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Shelter Construction & Stocking
making shelters near to the places where you spend most time. Regularly
consider what you will do if you're caught away from your hidey holes.
.See also: Deluxe Shelter, à la Carte. (fiction)
measure the windowseat cushion for a plastic seal
make closed cell foam matresses the size of the windows in the family room
Breathing tube. Install in advance. Prewire battery to ventilation fan.
Pre-fill sand bags and restack into hole (to prevent termite problems.
Use potting soil bags for top layer.
StockingWater. Camping potty. No cook food. KI. Shortwave radio in faraday box. Pectin. Housekey for getting back into the house.
Expedient ShelterBuild this above the crawlspace shelter, if possible. All beds mattresses & box springs. Spa cover. Blankets, cushions, clothes. Pillows.
Essays and Comments
I dropped some cement into the walls of my closet when we had the roof off the previous summer for repairs. Some of that didn’t go all the way down because of diagonal supports, but the lower half of the wall was able to be supplemented with box springs and mattresses on the outside, on three sides. The fourth side has mostly tile walls and could have been supplemented with boxes of books that could be brought in from the garage. The attic above was pretty full of "stuff." The roof was high and thick composite tile.
The crawlspace below the shelter has a new false "ceiling" filled with boxes of tiles left over from a big "great room" tile project last summer. There are enough already filled sandbags stored strategically under the house to quickly build a wall in the crawlspace around the boundaries of the shelter "room". They would be pre-stacked except for danger from termites. This job can be easily accomplished in under five minutes. The crawlspace ventilation openings around the foundation of the house have adjustable furnace vent covers that can be operated from outside the house.
A pre-installed breathing tube accessing outside the sandbags is outfitted with a hepa filter and fan powered by a deep charge battery which would have to be transported from the opposite side of the house in a wagon. This will produce the needed positive air pressure and sufficient oxygen for three adults, providing the neighborhood air has oxygen in it. However, my batteries are being charged on the opposite end of the house, where I can do so safely indoors in a closet ventilated to the outside. So, this part could be tricky if there is not anyone strong available to lift the battery into a wagon. I’m considering wiring from the batteries in-situ to the ventilation tube, to avoid this problem, but I have to consider if I can afford the energy loss from the long wire. I don’t even know if this is a problem. This obviously is not the best shelter ever designed, but I thought it was the best I could do for now.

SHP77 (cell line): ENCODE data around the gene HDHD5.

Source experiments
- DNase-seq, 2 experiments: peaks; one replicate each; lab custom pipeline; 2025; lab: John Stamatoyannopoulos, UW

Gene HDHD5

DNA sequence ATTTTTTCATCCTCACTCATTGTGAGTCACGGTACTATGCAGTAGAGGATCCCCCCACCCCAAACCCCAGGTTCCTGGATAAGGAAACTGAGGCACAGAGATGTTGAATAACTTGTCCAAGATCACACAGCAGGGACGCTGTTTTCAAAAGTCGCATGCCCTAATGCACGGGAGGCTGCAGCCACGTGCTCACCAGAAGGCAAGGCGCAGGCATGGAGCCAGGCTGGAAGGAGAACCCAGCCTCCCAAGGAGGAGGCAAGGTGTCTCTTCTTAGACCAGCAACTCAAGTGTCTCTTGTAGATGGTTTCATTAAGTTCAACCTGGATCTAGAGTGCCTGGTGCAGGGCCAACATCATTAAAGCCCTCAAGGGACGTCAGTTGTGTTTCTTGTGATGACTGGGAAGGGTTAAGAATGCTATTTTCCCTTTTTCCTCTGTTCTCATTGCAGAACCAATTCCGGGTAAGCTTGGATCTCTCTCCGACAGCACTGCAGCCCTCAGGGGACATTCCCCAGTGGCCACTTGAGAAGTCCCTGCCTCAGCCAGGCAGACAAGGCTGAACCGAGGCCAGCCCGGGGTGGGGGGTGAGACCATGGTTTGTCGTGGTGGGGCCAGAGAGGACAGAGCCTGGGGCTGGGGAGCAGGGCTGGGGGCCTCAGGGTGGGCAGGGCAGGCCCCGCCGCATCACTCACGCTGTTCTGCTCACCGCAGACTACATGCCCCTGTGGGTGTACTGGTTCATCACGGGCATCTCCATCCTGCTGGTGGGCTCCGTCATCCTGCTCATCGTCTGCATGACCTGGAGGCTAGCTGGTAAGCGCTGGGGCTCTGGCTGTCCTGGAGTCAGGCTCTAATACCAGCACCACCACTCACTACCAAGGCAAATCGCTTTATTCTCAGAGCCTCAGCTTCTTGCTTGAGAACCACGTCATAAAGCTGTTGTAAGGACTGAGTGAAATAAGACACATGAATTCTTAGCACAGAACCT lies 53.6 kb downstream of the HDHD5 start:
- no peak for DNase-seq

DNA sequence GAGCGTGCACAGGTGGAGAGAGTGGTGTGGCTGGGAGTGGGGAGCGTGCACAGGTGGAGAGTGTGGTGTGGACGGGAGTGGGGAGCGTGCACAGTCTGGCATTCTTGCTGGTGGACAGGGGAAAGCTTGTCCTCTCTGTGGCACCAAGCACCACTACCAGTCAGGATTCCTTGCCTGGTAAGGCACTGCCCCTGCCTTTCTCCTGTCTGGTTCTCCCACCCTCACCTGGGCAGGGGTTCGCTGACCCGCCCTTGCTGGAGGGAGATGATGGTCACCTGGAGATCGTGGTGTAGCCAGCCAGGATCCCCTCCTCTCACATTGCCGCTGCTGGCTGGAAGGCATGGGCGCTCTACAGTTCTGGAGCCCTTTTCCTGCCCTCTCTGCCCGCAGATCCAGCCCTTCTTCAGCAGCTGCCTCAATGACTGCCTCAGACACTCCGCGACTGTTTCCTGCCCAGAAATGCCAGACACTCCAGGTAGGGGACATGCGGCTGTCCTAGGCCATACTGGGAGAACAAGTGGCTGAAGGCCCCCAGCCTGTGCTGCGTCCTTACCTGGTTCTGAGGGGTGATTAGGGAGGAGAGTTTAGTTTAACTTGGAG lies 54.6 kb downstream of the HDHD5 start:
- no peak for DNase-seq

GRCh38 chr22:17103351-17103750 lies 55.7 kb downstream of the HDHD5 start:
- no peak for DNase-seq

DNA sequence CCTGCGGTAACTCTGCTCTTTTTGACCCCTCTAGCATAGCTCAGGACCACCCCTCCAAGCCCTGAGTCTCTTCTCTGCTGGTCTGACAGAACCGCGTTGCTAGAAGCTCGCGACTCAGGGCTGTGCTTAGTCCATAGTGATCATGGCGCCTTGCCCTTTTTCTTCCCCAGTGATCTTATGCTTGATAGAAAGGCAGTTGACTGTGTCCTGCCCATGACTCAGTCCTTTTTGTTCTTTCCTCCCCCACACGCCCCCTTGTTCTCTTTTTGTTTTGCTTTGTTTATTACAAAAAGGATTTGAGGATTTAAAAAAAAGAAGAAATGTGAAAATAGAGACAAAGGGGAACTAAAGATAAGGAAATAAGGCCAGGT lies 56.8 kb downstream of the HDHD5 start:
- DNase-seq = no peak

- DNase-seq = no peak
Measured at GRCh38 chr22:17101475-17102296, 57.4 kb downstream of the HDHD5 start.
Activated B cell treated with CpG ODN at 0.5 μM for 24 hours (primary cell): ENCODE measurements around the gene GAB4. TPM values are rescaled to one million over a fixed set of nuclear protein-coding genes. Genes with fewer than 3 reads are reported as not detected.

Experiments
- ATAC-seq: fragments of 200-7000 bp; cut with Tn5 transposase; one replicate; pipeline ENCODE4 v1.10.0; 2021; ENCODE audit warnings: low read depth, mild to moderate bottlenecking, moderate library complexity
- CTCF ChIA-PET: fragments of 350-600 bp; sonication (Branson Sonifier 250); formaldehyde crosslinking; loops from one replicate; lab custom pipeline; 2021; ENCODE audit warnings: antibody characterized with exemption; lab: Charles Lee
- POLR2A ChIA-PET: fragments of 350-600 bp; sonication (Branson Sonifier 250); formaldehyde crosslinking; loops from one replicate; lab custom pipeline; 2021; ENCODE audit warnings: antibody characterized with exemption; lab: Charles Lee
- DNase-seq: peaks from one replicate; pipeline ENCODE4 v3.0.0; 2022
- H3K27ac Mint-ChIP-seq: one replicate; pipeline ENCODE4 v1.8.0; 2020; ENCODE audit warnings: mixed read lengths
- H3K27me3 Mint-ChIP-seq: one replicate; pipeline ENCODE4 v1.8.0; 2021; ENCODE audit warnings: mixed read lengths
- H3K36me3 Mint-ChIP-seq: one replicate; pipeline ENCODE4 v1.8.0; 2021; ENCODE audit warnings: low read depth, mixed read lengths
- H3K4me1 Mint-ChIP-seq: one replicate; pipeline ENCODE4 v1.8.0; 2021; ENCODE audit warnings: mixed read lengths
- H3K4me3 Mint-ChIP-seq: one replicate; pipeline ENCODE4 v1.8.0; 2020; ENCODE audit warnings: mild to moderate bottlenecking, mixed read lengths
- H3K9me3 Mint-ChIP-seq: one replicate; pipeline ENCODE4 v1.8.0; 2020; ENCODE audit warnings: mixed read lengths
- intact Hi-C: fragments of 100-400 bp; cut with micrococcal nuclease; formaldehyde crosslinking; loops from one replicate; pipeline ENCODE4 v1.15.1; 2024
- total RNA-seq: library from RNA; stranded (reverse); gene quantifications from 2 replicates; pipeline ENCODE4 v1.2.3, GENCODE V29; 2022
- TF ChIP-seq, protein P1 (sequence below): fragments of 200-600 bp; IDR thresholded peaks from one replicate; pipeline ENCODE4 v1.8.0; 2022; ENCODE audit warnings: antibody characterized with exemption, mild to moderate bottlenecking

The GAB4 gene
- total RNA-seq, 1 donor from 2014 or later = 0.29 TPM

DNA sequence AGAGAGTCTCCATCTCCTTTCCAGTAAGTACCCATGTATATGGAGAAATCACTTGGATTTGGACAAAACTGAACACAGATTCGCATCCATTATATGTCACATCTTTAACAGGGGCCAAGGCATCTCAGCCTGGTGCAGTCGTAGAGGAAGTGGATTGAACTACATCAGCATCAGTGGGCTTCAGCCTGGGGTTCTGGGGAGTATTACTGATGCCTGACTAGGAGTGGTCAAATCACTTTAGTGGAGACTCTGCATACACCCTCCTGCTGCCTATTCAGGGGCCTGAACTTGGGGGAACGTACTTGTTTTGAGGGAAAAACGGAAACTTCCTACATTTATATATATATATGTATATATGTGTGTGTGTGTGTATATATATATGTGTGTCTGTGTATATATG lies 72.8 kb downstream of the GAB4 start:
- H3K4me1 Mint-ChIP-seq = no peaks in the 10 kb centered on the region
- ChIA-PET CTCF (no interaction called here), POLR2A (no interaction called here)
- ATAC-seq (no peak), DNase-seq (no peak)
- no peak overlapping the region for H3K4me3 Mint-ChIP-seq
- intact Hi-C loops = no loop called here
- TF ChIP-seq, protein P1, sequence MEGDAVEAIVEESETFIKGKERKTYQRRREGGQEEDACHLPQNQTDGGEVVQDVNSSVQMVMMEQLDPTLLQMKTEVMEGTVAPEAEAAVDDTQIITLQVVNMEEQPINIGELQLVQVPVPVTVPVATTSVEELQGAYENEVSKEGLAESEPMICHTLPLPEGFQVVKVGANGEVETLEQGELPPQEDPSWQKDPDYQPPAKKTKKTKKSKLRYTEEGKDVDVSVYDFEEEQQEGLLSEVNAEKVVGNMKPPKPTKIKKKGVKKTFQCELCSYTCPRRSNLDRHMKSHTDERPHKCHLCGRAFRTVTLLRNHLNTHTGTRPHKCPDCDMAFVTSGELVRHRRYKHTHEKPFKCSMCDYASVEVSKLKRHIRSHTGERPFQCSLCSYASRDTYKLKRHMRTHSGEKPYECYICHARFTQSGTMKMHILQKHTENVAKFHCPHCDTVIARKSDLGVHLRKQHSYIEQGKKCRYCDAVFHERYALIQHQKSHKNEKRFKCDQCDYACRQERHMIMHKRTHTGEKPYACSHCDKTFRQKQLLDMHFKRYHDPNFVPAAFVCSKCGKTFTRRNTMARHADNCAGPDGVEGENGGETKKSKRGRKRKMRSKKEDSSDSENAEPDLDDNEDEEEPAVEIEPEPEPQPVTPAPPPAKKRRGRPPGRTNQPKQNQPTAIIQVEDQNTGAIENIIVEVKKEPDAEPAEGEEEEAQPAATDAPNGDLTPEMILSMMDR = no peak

Posted onto the inside of the closet door, using a frame that I had purchased from a hotel supply catalog, is a removable checklist of last-minute tasks to ensure that the shelter will do its job. These include such reminders as to pull the crawlspace sandbags into position, to deliver a battery into the bushes and connect it to the wire already strung, to bring a chair into the closet before closing and locking the door, and to use duct tape to seal the door shut. --- '01-Apr-1st
...progressive desensitization. Look for that with a search engine to learn about how to overcome all kinds of phobias.
The mural idea is a good one. You might paint clouds on the upper parts of the walls and the ceiling, as some parents do for their kids. There are some lights that provide a full spectrum, and that might help you to feel as though you are outside.
An atomizer, such as the ones sold in airline catelogs and Sharper Image would dry out the air. Perhaps a noise maker such as those some people use to calm themselves when trying to sleep, playing whale songs or surf or waterfall...
Your sense of smell might also be able to help you. I've never investigated so-called aroma therapy (can you tell I'm living in California?), but I would bet they would have some that could make you think you were in a field of flowers. --- '01-Apr-7th
I believe that the reason for a lack of political interest in civil defense is that there is not an established industry to push for it. Fallout shelters are produced through the work of poorly organized local construction workers, handimen and day laborers. Economical shelters cannot be mass produced and shipped to the end user.
If a construction company were to specialize in producing fallout shelters they might generate enough revenue to make contributions to political campaigns. But, doing so wouldn't produce more business for the firm, but rather equally for them and their competitors, other construction companies. Politics can only come to into the picture after there is already enough business for the industry to band together in a professional association.
Besides money, the other political currency is votes. Most people, these days, probably live in neighborhoods where they would not be allowed to construct a shelter. Apartment and condominium dwellers and renters are clearly unable to get access to a good place to dig. Even suburban neighborhoods typically have restrictions against unapproved construction. Rural folks don't feel they're in as much danger from nuclear events.
.The Ark Two Community.
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